Martin Luther King” at Dexter Ave.

Perhaps the one and greatest chance in Germany's history to have a revolution of the people, to force the Junkers to give in, to have a democracy based on Christian principles—was squashed, by Martin Luther. The common people sank back into a pitiful state—at least those poor wretches who survived. Germany was a battlefield, disunited, more oppressed than ever by the ruling classes. At this moment the Reformer thought it appropriate to exclaim with pride: “It was I, Martin Luther, who slew all the peasants in the insurrection, for I commanded them to be slaughtered. All their blood is upon my shoulders. But I cast it on our Lord God who commanded me to speak in this way” (E59, 284).

Martin Luther King, Jr., December 7, 1965 Dr

What did Martin Luther believe about the Body and Blood of Christ in the bread and wine

Posts about Martin Luther written by Michael W. Pursley

Luther knows no longer any horrors of war. “One should not look at war how it strangles, burns and fights. This way to look at it is narrow and childish. Children behave like that. They only see how a doctor amputates a hand or a leg; they do not see that the doctor does so in order to save the whole body. One has to take the same view about war; one has to look at it with manly eyes . . ; then it will be proved that it is a holy and necessary task, as necessary as eating, drinking, or anything of that kind” (W19, 626).

Posts about Martin Luther written by Jonathan Kleis

A slavishly obedient people, without any desire or spiritual power to fight for their freedom, and omnipotent secular rulers, without any regard for the teachings of Christianity—these were the fundamental views of Martin Luther on the State and the citizen. They provided a foundation without which no Frederick or Bismarck, William II or Hitler, could have built.

"I Have a Dream" speech by Martin Luther King, Jr

Martin Luther - Hitler's Spiritual Ancestor by Peter F

What now was Luther's attitude in these crucial hours? The peasants looked at him as their leader. They felt confident that he, the great lover of Christian freedom and brotherhood, could be relied upon. But Luther's reply to the twelve articles was somewhat ambiguous. He gave to this reply the title “Exhortation to Peace regarding the Twelve Articles”. “Brother Martin here showed the greatest circumspection. His reply to the overlords as well as to the peasants, in its fundamentals at all events is neither fish nor fowl. The peasants were certainly wrong, but the overlords were not right” (Funck-Brentano).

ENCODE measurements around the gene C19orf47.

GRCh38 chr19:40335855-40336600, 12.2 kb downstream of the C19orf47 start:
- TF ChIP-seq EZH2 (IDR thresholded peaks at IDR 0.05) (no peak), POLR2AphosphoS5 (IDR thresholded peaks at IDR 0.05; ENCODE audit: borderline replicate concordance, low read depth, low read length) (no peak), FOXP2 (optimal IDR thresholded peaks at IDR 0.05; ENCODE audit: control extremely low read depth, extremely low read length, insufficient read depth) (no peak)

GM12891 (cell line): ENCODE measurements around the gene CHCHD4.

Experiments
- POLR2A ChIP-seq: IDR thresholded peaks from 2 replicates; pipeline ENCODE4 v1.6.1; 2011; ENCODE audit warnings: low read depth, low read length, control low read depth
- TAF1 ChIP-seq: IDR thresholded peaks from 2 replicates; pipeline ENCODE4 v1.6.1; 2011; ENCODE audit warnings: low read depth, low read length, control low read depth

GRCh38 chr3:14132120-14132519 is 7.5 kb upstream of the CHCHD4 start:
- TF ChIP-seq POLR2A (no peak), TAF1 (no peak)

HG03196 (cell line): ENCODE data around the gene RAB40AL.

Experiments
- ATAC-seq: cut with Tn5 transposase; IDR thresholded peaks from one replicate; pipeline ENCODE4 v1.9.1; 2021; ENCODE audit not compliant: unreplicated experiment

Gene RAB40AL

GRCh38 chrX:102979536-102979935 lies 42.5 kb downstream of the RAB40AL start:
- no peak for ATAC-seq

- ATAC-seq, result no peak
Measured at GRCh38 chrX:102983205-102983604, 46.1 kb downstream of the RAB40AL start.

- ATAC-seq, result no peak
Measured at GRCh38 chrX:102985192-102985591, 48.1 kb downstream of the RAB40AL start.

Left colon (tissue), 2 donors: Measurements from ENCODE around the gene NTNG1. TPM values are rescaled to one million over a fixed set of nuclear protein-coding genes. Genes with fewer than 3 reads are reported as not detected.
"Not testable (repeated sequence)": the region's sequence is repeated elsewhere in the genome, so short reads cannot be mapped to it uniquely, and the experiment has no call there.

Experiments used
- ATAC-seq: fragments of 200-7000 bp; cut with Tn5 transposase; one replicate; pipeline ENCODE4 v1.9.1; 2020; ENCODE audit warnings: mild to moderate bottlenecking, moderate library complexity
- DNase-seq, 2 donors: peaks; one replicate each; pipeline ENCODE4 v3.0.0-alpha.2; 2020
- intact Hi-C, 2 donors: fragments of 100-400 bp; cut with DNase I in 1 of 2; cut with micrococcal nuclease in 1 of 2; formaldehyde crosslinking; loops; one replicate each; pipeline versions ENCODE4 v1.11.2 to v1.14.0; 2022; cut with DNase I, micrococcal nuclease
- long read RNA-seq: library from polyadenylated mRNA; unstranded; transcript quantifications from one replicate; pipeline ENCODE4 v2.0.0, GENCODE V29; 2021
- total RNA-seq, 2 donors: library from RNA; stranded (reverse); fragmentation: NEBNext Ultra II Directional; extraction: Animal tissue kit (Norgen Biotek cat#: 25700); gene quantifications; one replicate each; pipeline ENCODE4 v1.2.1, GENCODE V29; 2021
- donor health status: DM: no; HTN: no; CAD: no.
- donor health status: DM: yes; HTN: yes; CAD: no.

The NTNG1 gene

Immaculate Conception - Wikipedia

Then there came Martin Luther. He acted like a great and courageous man. He showed no signs of fright. He said what he thought. He brought the true idea of Christianity back to the oppressed masses. His preachings of “Christian Freedom” were eagerly read and learnt by those thousands of “peasants” who had merely been waiting for a man of Luther's greatness, honesty, fearlessness, true Christianity.

What did Martin Luther believe about Mary

Look merely at the last hundred years or so, on the type of clergy Lutheran Germany has produced. There was that notorious preacher Stoecker whose sermons were as eagerly listened to as the speeches by Goebbels or Hitler. He was probably the most popular priest Germany produced during the last century. His nationalism, his vile antisemitism, all his other destructive doctrines, were based, as he said in his many unchristian sermons, on the gospel as explained by Dr. Martin. “Germanisation of Christianity” this period was called, with much justification.

Martin Luther On the Real Presence | Bread From Heaven

Sir Thomas More said once with regard to Luther: “The gentle reader must forgive me if much that occurs offends his feelings. Nothing has been more painful to me than to be compelled to pour such things into decent ears. The only other alternative would, however, have been to leave the unclean book untouched.” That is exactly what I feel. I do not like saying what I have to say; but shyness, fear, tradition, prejudice, ignorance, hypocrisy, and various interests have too long prevented us from showing a side of a man who is usually in English-speaking countries hailed as representative of “the other, the better, the decent German.” On the contrary, in Luther I see one of the darkest figures history has yet produced.

Martin Luther | Regeneration, Repentance and …

These teachings of Luther had two very natural results. In the first place, the people were taught that they had no right to rebel or protest against even the most unjust ruler. I have never believed that the herd-instinct of the Germans, this blind obedience to Kaiser or Fuehrer, Chancellor or General, is an inborn, inhuman instinct. On the contrary, I have always believed that it is part of the German Lutheran tradition. Those who write about a “German revolution”, those who hope that the Germans will one day protest against the Nazis or militarism know nothing of either German history (for since the peasants' War and Martin Luther there has never been in Germany even the attempt of a real revolution), but they know less still about the basic German belief and spiritual background—the teachings of Luther about strict and absolute obedience.